Yeah, all falafel in Spain is shit. Why do they insist on microwaving it? Why is there never any hummus? I had forgotten what it was like, the hopeful beginning followed by the disappointing end. I don’t know why I do it to myself sometimes. I was in a new city, Valencia, spending a week at a language school nearby- Campus Albufera. Valencia may be famous for Paella, but I needed to try a falafel, that much was clear. But fate was driving me away from the falafel every time, it seemed. The nearest town to the school had no takeaways whatsoever, no vegan food, nothing. The first time I went into the city of Valencia however, I simply wasn’t hungry when I spied a falafel tienda, a rare occurrence in itself. I had wolfed down a jar of lentils in desperation at the lack of cheap and vegan food earlier that morning. The second time, Google, those paranoid bastards, had locked me out of my own account and I had wasted the entire afternoon sending them increasingly furious emails on their complaints form. The perfect thing to calm me down after such a frustrating experience would have been a tasty wrap of deep fried chickpeas with salad, but I couldn’t find one anywhere.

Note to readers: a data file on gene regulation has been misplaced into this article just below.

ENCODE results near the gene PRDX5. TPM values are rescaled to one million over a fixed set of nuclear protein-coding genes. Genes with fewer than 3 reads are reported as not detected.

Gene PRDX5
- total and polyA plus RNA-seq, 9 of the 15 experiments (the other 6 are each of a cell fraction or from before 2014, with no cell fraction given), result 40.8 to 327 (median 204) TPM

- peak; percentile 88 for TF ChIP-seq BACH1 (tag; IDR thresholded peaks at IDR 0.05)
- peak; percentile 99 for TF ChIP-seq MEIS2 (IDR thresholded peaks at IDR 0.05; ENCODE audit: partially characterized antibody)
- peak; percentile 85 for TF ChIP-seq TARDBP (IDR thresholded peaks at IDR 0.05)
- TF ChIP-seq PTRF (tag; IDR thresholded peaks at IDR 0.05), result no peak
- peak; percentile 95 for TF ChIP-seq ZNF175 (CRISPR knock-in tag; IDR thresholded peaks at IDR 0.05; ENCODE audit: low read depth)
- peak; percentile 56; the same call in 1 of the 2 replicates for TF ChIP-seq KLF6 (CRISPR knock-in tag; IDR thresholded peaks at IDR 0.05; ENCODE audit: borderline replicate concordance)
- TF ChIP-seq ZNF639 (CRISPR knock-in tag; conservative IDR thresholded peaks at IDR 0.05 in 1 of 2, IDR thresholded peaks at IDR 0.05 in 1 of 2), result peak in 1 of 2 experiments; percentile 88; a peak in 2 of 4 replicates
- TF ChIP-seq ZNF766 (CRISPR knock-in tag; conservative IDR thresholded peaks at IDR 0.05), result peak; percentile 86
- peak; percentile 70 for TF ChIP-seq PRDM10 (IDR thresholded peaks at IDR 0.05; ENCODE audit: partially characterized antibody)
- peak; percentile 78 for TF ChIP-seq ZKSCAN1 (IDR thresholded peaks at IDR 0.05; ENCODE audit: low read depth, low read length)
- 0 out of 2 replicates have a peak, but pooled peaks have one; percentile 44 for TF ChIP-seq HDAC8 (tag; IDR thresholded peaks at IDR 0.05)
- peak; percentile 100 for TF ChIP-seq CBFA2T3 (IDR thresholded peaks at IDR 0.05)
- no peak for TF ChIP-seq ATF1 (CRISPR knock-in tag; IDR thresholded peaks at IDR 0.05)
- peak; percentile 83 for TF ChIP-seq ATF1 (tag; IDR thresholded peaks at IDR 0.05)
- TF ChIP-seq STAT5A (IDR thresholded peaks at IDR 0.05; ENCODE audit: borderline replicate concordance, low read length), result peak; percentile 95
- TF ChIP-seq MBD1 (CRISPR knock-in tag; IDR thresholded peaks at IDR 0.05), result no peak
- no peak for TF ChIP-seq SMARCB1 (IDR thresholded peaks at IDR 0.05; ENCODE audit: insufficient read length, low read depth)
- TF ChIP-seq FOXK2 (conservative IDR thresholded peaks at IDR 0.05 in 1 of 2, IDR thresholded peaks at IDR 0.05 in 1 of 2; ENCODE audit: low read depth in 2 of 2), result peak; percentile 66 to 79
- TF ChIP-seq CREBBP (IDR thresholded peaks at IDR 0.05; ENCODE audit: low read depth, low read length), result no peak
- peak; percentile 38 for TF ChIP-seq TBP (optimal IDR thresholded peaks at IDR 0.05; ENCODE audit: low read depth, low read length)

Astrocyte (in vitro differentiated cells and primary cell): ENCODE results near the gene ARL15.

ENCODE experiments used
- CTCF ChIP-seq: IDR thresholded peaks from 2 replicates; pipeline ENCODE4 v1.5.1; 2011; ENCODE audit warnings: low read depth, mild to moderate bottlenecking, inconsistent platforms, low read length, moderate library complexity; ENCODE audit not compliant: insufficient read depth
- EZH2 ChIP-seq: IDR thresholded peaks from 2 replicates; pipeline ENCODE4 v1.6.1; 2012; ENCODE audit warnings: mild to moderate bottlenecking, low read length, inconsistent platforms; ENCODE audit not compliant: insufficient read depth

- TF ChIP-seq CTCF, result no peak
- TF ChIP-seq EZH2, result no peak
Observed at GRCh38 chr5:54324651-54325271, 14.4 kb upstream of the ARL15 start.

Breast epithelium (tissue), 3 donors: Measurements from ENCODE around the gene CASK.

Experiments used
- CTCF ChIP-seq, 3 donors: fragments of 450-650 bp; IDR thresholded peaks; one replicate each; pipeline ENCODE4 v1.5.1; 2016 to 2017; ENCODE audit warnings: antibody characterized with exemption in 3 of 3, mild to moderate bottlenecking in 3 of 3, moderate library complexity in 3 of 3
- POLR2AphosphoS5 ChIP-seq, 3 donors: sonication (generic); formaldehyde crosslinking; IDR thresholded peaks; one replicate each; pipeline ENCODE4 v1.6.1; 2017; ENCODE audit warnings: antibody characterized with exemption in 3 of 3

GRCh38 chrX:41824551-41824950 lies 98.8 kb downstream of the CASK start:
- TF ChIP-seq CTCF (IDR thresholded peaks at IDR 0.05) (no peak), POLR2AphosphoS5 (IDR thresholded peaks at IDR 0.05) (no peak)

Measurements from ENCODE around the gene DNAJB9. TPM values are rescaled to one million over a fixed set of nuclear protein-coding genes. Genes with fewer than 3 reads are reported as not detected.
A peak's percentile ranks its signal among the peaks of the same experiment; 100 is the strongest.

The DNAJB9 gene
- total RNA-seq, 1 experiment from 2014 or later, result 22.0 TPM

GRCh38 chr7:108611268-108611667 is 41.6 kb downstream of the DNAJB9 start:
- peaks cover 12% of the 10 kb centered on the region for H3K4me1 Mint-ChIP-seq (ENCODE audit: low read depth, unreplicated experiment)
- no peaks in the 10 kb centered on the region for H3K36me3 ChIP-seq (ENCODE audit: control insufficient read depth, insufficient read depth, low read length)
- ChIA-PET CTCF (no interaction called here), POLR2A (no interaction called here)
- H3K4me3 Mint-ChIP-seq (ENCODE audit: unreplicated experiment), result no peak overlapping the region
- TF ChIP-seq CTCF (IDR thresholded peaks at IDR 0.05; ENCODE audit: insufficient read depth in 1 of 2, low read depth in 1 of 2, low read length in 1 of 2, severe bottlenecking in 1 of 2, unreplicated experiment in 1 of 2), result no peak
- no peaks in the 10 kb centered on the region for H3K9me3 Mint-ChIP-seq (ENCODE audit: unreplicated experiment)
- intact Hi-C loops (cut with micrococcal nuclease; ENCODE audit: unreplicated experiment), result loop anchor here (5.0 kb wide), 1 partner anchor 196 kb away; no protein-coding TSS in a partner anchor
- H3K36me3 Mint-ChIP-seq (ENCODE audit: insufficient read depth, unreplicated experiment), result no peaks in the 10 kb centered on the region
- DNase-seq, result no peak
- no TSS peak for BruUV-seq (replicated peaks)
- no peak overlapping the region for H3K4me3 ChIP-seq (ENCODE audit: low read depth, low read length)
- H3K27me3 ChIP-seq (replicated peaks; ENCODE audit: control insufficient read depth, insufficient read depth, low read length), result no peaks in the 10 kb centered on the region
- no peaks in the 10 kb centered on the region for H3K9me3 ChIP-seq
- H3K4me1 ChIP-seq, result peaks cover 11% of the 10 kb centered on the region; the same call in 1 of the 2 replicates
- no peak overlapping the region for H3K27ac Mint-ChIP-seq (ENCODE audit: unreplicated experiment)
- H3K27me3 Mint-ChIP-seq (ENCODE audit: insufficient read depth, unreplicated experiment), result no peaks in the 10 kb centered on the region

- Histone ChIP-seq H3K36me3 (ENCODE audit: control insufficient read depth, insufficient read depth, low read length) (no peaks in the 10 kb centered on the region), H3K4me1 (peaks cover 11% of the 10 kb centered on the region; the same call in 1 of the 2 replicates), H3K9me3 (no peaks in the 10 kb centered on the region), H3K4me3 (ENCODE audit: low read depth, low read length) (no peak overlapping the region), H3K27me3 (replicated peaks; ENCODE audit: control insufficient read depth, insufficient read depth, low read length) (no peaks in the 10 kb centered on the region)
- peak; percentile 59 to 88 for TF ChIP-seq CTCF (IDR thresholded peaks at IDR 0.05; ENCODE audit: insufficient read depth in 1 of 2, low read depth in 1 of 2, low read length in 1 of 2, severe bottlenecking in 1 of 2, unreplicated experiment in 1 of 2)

My terrible directional skills mixed with a ludicrously early last bus meant I simply didn’t have time to locate one. And so, I packed up early from the language school on my final day and slipped out, just in order to slip one in. I trawled around the port area, asking people where I could find a falafel nearby. Eventually, after much confusion, I was directed to a promising looking kebab shop. Yep, they had it. But at what cost?
First of all, it was indeed, costly. A falafel plus soft drink came to a whopping 5 euros. The quality? Typically shit.
I quickly asked for no disgusting salsa blanca before he lathered it on, and instead went for the spicy sauce. Of course, there was no hummus. The spicy sauce was slopped on liberally but was neither that spicy or very tasty, a sort of weird bbq mix with tomato-ey overtones, which completely overshadowed the rest of the falafel.
The wrap came more than slightly opened. This made it very difficult to eat. Eating a falafel is often messy anyway, without the added challenge of a half wrapped wrap.
I had a look to see what type of salad they had given me. I immediately noticed a greening tomato languishing in amongst the other lacklustre salad (red cabbage, lettuce, far too much onion, your usual suspects). The falafel itself was microwaved, which I could tell by the texture, but couldn’t work out the flavour due to the previously mentioned sauce explosion.
On the other side of the coin, it was absolutely huge and I did enjoy it in a lovely area of Valencia, by the port which is just delightful. Sort of. It’s a mixture of old and new, a snazzy yachting area with clean beaches mixed with crumbling and beautifully designed old buildings. But I enjoyed the contrast, anyway.
Overall- just rubbish.